GREAT BRITAIN medal Prince of Wales marriage 1863


GREAT BRITAIN, medal, 1863, Obverse: conjoined busts R, ALBERT EDWARD ALEXANDRA COTTRIL INVNR. BIRM., sprays of roses around, arms above, Reverse: arms of Wales, H. R. H. THE PRINCE OF WALES AND H. R. H. THE PRINCESS ALEXANDRA MARRIED MARCH 10, 1863, white metal, 39mm, 14.96g, crudely holed at top, XF

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Albert Edward, Prince of Wales, became King Edward VII upon the death of his mother, Queen Victoria. Alexandra was a Princess of Denmark. She was generally kept out of the power loops.

In England tokens started coming into use in the 16th century. Scotland and Ireland followed suit. Since the coinage was unified throughout the country there was not as much need for jetons in the counting houses to keep track of various currencies. But the neglect of the copper level of the market made for blooms of tokens in the 17th, 18th, and 19th centuries. Each bloom was suppressed by the government, which promised to do better, and, by the mid-19th century, finally succeeded. Token use, having become normalized, continued here and there into the 1980s.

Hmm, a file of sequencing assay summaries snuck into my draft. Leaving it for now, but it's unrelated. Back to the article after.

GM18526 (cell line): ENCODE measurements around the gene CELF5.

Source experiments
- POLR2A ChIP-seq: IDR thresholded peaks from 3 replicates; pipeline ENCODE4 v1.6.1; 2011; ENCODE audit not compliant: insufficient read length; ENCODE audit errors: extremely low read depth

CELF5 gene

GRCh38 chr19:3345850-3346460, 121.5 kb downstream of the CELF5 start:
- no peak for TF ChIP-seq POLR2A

There are two kinds of things that are called “medals.” One is things that look like coins but don’t express a value. Sometimes those medals are considerably larger than most coins. The other kind of medal is a metal thing designed to be displayed on one’s chest, often a reward for something, often in a military context. If the medal is small enough it is sometimes called a “medallet.”

The word “exonumia” is used to describe all kinds of things that are “like” coins but are not coins. I wrote a blog post on that subject. Basic categories: 1. used like a coin but not issued by a national government, 2. looks like a coin but not made for spending, 3. other things that we are interested in.